20th Sunday in Ordinary Time – Assumption of the Blessed Virgin Mary
A young man was walking through the supermarket to pick up a few things, when he noticed an old lady following him around. Thinking nothing of it, he ignored her and continued on. But when he went to the checkout line, she got in front of him.
“Pardon me,” she said, “I’m sorry if my staring at you has made you feel uncomfortable. It’s just that you look a lot like my son, who died recently.”
“I’m very sorry,” replied the young man, “is there anything I can do for you?”
“Yes,” she said, “As I’m leaving, would you be so kind as to say ‘Good bye, Mother!’ ? It would mean the world to me.”
“Sure thing,” answered the young man.
So as the old woman was leaving, he called out, “Goodbye, Mother!” And she waved back.
As he stepped up to the checkout counter, he was surprised that his total was $127.50.
“How can that be?” he asked, “I only purchased a few things!”
The cashier replied, “Well your mother said that you’d pay for her groceries, too!
Fortunately for us, our heavenly mother is way holier than the mother in that checkout line! Instead of getting us to do things for her, Mary’s all about doing things for us! She all about facilitating a closer relationship between us and her Son and our Brother, Jesus Christ. From the time her cousin, Elizabeth, exclaimed, “Blessed are you among women, and blessed is the fruit of your womb,” (Lk 1:42) — others could tell that Mary was different than the rest of humankind. Her entire adult life, lived in the shadow of her son’s proclamation of the Kingdom and dedicated to fulfilling her maternal role, gave Mary a unique vantage point in knowing how God would fulfill his messianic prophecies through her Son and how God would lead all humankind to embrace a profound, new, and eternal covenant, through the shedding of Jesus’s precious blood on the cross.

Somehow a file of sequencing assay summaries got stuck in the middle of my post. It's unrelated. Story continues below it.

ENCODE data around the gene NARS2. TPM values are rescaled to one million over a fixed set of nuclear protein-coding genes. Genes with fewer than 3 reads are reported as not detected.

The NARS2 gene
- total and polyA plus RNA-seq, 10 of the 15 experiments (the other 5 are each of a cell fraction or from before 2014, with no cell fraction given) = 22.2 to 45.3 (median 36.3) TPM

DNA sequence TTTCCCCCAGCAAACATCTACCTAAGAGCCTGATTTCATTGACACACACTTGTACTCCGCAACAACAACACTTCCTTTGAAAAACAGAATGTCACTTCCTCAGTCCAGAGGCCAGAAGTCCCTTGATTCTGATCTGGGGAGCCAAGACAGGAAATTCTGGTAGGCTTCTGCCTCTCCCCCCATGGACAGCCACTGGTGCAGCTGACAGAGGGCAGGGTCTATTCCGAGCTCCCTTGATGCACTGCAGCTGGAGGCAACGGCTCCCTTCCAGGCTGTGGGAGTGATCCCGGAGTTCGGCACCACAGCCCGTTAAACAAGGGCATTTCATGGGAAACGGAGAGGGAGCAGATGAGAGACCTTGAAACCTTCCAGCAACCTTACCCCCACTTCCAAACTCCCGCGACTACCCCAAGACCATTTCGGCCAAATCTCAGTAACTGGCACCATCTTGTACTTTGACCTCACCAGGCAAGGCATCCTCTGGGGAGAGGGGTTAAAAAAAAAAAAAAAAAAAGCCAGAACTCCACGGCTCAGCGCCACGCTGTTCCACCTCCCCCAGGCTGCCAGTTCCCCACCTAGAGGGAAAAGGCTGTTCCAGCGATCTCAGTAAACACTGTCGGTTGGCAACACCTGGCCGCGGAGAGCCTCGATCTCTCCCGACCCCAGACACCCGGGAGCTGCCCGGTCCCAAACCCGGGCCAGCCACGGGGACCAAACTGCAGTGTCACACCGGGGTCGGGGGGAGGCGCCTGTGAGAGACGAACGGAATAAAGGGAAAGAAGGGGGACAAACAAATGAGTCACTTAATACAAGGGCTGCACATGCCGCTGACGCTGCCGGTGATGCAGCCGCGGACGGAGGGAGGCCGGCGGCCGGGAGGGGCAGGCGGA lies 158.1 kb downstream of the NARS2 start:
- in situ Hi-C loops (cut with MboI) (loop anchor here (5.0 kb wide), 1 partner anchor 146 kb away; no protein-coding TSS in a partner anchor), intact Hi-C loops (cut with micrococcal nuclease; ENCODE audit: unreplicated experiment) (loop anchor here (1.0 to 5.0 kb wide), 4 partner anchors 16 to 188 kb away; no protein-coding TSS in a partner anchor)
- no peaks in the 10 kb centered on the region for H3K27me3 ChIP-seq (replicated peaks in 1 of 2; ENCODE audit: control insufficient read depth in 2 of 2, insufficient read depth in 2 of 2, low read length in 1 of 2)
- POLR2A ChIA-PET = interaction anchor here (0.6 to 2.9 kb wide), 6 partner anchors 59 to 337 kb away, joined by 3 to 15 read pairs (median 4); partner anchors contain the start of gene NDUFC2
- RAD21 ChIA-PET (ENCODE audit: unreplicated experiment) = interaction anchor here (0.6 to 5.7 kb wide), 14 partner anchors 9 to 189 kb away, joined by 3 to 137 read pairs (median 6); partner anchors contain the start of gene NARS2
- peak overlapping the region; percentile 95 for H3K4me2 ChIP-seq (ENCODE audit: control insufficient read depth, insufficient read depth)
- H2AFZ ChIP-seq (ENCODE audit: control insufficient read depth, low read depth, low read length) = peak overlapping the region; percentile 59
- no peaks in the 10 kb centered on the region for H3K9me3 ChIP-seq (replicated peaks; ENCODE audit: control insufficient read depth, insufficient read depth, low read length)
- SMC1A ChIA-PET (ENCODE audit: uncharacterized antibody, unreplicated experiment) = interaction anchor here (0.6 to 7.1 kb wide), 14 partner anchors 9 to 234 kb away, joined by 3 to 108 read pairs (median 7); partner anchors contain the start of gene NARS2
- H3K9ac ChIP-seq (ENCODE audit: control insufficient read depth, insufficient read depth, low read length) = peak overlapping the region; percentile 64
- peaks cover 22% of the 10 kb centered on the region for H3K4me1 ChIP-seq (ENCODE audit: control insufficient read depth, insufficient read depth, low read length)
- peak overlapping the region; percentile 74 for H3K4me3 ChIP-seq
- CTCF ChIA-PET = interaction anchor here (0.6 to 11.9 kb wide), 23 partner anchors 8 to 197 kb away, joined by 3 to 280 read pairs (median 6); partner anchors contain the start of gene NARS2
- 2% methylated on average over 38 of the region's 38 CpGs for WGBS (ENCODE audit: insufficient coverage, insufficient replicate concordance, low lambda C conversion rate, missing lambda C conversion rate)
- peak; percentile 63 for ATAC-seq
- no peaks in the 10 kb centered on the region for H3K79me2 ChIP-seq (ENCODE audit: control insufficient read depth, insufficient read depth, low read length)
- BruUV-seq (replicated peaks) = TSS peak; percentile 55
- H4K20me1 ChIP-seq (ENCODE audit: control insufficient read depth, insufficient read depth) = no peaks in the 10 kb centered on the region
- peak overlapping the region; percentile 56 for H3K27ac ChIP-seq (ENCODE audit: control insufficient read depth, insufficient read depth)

In this humble way, of listening and observing, of quietly encouraging and reflecting, of supporting, pointing, and protecting, Mary became an example to us all, of a woman whose entire life and every breath was focussed on being the clear and powerful conduit of God’s grace to all who would seek to draw closer to her Son and to become a part of God’s Kingdom.
This is why we call Mary Blessed! This is why Mary is esteemed above all the other saints that have ever come before and all the saints that ever will come after her! That’s why Mary is considered our mother, as well, and a person to whom we can turn, whenever we’re experiencing any kind of difficulty, trial, or distress.